Oh dear. So despite learning she’s ‘much too young’, the singer is still really horny for her, and is going to struggle to rein in his primal urges. There goes any goodwill that may have been left, then. Which is a shame, as it’s a slick piece of pop with a great chorus, and Puckett’s voice really soars. Ah, well, not worth worrying too much about it, there’s thankfully plenty of number 1s which don’t concern suspected paedophiles, luckily. Although sadly, there’s also far too many that do.
After Young Girl performed so well on both sides of the Atlantic, the Union Gap, who changed their billing to Gary Puckett & The Union Gap, decided their purpose was to continue with songs about relationship problems. They had another UK hit with Lady Willpower, but other singles including Over You only did well in the US. Their reputation really isn’t helped by the fact they had a single in 1969 called This Girl Is a Woman Now…
By this point, Gary Puckett & The Union Gap had stopped working with Fuller as they had grown tired of the formulaic power ballads. But by ditching them, they also damaged their careers. With ever dwindling chart positions, Chater and Withem departed. Bement became the bassist, with Barry McCoy the new keyboardist and Richard Gabriel playing the horn, but it was too late.
In 1970 Puckett chose to go solo, confusingly, keeping The Union Gap as his backing band, until sacking them in 1971. A year later, he was ditched by his label.
For the rest of the 70s, Puckett studied acting and dance and performed in productions around Las Vegas. From 1981 onwards he returned to music, becoming a permanent fixture on the oldies circuit, with a different backing group, sometimes referred to as the Union Gap. He was support act for the reformed Monkees (minus Nesmith) in 1986… which must have led to some very weird, creepy performances of Young Girl to middle-aged fans. The rest of the original group disappeared into obscurity.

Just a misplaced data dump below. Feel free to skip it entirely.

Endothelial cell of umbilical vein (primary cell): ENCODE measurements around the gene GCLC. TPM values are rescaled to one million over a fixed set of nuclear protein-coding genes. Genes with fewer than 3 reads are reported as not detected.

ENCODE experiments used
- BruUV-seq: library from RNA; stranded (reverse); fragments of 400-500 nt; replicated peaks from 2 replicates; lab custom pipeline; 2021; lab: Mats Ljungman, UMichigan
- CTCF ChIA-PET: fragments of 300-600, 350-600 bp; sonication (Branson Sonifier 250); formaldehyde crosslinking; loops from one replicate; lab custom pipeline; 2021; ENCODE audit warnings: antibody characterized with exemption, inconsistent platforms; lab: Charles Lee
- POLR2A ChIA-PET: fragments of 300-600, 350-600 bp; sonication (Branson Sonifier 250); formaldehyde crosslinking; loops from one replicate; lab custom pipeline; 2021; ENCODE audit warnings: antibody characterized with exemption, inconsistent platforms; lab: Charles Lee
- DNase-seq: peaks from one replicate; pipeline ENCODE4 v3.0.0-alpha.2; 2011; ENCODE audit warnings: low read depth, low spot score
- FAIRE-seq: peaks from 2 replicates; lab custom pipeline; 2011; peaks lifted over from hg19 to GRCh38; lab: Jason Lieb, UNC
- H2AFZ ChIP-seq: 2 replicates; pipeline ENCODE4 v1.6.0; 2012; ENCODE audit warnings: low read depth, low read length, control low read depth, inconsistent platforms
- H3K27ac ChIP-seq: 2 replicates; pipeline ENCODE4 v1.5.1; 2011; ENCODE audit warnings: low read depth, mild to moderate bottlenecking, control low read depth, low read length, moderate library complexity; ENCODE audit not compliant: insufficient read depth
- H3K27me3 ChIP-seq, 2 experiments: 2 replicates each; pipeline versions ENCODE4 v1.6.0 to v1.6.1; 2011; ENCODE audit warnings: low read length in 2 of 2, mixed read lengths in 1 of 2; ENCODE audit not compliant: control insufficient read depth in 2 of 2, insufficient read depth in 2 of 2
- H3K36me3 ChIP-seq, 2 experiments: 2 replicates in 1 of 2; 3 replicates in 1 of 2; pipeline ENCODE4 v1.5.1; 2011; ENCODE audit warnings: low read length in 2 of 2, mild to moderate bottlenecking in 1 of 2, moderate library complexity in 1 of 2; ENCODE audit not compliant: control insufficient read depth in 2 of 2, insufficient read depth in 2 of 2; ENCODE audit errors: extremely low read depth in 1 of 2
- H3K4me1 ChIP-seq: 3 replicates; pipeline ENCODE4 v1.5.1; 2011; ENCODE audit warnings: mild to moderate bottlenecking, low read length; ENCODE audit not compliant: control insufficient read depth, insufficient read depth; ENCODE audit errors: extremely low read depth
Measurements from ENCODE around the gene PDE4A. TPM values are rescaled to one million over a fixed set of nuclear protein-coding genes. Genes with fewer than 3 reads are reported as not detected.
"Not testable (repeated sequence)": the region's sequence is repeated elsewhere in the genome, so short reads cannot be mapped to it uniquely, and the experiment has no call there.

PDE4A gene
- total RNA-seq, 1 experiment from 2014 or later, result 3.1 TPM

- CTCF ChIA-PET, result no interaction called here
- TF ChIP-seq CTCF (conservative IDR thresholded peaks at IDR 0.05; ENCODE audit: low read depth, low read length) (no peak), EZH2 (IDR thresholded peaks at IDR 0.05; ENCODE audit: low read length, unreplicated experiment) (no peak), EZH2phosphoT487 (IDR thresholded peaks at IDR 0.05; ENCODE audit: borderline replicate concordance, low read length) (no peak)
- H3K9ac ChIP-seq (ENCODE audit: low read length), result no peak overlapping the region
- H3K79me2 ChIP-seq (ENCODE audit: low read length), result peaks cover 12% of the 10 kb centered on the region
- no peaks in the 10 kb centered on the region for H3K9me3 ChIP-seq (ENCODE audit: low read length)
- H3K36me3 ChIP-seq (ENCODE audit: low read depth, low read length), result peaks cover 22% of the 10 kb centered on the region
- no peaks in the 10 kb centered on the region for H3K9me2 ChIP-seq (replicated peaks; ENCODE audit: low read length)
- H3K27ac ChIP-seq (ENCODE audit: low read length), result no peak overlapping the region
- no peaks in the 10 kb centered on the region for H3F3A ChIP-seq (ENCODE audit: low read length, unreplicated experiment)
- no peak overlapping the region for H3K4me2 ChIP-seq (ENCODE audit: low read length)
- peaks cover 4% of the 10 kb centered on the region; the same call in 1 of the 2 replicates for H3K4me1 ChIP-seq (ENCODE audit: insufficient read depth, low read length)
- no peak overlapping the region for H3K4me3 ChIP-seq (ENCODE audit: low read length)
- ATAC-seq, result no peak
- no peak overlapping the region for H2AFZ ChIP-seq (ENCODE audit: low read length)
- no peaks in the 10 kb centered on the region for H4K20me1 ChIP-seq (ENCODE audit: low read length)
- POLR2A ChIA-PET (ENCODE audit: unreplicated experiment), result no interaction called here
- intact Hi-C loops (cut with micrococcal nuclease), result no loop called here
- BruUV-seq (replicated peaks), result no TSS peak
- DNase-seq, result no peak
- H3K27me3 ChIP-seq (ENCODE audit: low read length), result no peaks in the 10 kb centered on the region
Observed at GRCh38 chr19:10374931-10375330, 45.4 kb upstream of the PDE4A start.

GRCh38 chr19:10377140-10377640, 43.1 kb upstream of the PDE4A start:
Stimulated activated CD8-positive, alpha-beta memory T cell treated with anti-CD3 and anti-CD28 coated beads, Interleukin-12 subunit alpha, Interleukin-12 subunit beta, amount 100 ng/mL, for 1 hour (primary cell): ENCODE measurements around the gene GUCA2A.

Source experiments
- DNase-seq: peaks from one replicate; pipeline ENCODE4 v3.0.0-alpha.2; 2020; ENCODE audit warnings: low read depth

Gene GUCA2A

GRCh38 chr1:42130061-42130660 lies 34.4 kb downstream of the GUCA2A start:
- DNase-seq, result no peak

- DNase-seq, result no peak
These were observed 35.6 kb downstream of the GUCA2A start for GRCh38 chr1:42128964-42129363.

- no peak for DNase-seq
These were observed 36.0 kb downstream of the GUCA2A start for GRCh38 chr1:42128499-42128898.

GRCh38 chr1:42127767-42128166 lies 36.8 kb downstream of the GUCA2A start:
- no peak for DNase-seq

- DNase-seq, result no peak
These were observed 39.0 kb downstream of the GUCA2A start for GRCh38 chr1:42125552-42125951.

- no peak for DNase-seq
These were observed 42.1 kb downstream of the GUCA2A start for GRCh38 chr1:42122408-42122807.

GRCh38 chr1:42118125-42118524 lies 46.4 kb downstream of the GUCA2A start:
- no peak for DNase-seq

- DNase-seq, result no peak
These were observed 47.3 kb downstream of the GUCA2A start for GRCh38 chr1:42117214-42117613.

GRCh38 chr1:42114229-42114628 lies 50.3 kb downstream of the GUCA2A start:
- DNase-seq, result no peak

Written & produced by: Jerry Fuller
Weeks at number 1: 4 (22 May-18 June)
Journalist Rebekah Brooks – 27 May
Journalist Ekow Eshun – 27 May
Scottish peer Torquhil Ian Campbell, 13th Duke of Argyll – 29 May
Labour MP Jessica Morden – 29 May
Comedian John Culshaw – 2 June
Conservative MP Edward Vaizey – 5 June
Actress Sarah Parish – 7 June
Novelist Marcel Theroux – 13 June
Journalist Samira Ahmed – 15 June
Chief of the British Secret Intelligence Service Major General Sir Stewart Menzies – 29 May
29 May: Manchester United become the first English team to win the European Cup after defeating Benfica 4-1 in extra time at Wembley Stadium.
7 June: The start of the Ford sewing machinists strike at the Dagenham assembly plant. Female workers had understandably had enough of earning less than their male co-workers. The strike garnered much publicity, ending three weeks later, and was a key reason for the passing of the Equal Pay Act of 1970. As we know though, this didn’t really change anything unfortunately.
8 June: James Earl Ray, the killer of civil rights legend Martin Luther King Jr, was arrested as he attempted to leave London at Heathrow Airport. He was then extradited to Tennessee.
10 June: The National Health Service reintroduced charges to prescriptions.
18 June: Frederick West, Britain’s first heart transplant patient, died 46 days after his operation.